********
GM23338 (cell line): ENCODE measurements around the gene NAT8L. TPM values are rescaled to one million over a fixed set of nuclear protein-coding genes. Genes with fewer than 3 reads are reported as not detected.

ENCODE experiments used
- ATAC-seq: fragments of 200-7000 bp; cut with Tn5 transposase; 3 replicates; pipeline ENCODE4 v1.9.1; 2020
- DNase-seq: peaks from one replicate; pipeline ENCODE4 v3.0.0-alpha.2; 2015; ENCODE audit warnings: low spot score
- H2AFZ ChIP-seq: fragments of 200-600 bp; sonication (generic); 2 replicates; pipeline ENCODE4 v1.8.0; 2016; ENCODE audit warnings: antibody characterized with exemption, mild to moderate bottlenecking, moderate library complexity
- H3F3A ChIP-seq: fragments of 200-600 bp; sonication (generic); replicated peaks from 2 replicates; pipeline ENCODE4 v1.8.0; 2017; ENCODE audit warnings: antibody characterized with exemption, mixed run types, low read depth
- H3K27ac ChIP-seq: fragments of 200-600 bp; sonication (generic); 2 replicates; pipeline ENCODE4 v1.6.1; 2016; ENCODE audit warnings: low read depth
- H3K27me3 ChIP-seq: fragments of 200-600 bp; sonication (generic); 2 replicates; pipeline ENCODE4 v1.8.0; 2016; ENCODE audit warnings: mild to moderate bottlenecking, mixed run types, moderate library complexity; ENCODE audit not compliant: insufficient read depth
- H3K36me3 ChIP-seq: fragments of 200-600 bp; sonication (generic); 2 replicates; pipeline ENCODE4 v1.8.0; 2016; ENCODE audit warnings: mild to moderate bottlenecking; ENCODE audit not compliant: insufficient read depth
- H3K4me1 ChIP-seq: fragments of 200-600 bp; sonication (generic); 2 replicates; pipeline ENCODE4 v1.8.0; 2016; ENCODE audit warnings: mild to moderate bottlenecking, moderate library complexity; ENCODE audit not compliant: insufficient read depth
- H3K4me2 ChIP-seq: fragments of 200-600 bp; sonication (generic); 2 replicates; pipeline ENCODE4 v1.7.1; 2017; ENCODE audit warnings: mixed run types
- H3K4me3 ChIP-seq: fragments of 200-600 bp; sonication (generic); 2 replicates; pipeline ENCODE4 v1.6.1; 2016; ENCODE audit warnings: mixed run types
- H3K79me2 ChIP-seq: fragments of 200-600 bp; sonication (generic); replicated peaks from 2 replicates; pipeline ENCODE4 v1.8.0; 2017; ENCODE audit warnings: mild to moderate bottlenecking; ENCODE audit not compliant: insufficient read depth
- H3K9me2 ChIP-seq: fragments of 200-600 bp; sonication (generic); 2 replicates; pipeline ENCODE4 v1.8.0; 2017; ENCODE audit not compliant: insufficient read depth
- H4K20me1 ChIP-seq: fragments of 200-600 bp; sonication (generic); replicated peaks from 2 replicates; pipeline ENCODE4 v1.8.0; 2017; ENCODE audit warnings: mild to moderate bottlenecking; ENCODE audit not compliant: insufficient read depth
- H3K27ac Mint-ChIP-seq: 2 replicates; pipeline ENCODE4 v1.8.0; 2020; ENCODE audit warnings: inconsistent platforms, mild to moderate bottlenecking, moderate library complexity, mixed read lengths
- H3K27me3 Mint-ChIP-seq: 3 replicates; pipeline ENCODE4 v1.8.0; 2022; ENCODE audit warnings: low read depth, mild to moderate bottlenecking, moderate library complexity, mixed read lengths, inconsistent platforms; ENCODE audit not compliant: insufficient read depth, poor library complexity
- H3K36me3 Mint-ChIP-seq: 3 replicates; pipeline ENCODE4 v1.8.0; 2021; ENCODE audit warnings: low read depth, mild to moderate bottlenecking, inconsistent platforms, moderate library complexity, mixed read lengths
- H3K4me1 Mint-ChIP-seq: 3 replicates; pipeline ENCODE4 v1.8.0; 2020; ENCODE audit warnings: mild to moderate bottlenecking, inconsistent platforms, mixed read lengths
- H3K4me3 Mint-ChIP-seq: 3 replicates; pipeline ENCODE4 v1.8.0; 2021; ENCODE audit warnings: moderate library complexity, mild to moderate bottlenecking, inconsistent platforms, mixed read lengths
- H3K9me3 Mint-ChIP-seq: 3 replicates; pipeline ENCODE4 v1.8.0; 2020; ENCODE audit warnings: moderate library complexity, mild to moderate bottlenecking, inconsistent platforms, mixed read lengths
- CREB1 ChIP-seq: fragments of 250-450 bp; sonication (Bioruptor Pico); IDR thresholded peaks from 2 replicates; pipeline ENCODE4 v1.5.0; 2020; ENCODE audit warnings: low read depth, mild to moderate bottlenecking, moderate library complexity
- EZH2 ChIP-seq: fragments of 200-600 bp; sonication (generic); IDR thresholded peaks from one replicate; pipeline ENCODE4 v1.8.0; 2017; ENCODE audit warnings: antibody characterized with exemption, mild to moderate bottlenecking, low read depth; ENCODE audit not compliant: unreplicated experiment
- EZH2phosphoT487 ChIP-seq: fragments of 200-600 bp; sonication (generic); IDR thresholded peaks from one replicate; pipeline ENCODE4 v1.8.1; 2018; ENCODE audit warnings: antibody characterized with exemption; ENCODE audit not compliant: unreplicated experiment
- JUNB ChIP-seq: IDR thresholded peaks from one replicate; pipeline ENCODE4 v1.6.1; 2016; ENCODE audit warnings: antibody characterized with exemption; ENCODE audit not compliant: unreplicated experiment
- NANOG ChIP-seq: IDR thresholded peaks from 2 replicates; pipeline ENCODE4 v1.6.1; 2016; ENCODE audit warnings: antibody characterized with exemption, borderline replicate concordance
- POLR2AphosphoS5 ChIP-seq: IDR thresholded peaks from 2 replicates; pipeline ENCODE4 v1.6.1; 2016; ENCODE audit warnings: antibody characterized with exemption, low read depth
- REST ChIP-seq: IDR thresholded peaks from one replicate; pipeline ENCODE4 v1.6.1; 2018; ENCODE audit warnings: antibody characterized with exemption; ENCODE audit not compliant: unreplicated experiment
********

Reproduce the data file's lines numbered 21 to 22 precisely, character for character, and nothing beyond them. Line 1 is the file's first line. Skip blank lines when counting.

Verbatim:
- H3K9me3 Mint-ChIP-seq: 3 replicates; pipeline ENCODE4 v1.8.0; 2020; ENCODE audit warnings: moderate library complexity, mild to moderate bottlenecking, inconsistent platforms, mixed read lengths
- CREB1 ChIP-seq: fragments of 250-450 bp; sonication (Bioruptor Pico); IDR thresholded peaks from 2 replicates; pipeline ENCODE4 v1.5.0; 2020; ENCODE audit warnings: low read depth, mild to moderate bottlenecking, moderate library complexity